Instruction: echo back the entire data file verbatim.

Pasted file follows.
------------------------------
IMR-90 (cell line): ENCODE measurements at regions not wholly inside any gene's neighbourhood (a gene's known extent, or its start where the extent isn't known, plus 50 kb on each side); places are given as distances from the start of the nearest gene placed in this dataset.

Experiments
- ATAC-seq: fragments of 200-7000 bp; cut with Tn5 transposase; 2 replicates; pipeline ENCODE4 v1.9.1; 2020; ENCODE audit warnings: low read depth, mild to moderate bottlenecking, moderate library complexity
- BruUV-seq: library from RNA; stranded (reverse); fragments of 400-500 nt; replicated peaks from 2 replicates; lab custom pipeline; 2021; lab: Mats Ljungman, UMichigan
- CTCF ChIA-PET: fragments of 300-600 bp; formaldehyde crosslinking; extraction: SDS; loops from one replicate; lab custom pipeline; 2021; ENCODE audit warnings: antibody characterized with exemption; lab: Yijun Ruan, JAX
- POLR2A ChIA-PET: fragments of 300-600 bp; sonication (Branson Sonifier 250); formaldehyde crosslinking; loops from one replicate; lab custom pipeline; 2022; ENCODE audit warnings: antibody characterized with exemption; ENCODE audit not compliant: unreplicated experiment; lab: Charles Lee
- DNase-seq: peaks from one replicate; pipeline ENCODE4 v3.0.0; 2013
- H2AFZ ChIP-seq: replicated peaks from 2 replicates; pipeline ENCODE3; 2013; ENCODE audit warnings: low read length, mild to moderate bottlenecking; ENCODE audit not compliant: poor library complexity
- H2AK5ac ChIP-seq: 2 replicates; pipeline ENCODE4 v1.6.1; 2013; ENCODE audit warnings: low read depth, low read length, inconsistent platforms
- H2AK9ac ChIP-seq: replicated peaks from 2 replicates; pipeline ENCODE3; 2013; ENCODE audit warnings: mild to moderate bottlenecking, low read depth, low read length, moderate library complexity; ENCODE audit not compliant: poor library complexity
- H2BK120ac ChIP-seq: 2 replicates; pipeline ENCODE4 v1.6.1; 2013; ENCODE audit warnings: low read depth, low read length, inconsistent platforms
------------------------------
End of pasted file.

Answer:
IMR-90 (cell line): ENCODE measurements at regions not wholly inside any gene's neighbourhood (a gene's known extent, or its start where the extent isn't known, plus 50 kb on each side); places are given as distances from the start of the nearest gene placed in this dataset.

Experiments
- ATAC-seq: fragments of 200-7000 bp; cut with Tn5 transposase; 2 replicates; pipeline ENCODE4 v1.9.1; 2020; ENCODE audit warnings: low read depth, mild to moderate bottlenecking, moderate library complexity
- BruUV-seq: library from RNA; stranded (reverse); fragments of 400-500 nt; replicated peaks from 2 replicates; lab custom pipeline; 2021; lab: Mats Ljungman, UMichigan
- CTCF ChIA-PET: fragments of 300-600 bp; formaldehyde crosslinking; extraction: SDS; loops from one replicate; lab custom pipeline; 2021; ENCODE audit warnings: antibody characterized with exemption; lab: Yijun Ruan, JAX
- POLR2A ChIA-PET: fragments of 300-600 bp; sonication (Branson Sonifier 250); formaldehyde crosslinking; loops from one replicate; lab custom pipeline; 2022; ENCODE audit warnings: antibody characterized with exemption; ENCODE audit not compliant: unreplicated experiment; lab: Charles Lee
- DNase-seq: peaks from one replicate; pipeline ENCODE4 v3.0.0; 2013
- H2AFZ ChIP-seq: replicated peaks from 2 replicates; pipeline ENCODE3; 2013; ENCODE audit warnings: low read length, mild to moderate bottlenecking; ENCODE audit not compliant: poor library complexity
- H2AK5ac ChIP-seq: 2 replicates; pipeline ENCODE4 v1.6.1; 2013; ENCODE audit warnings: low read depth, low read length, inconsistent platforms
- H2AK9ac ChIP-seq: replicated peaks from 2 replicates; pipeline ENCODE3; 2013; ENCODE audit warnings: mild to moderate bottlenecking, low read depth, low read length, moderate library complexity; ENCODE audit not compliant: poor library complexity
- H2BK120ac ChIP-seq: 2 replicates; pipeline ENCODE4 v1.6.1; 2013; ENCODE audit warnings: low read depth, low read length, inconsistent platforms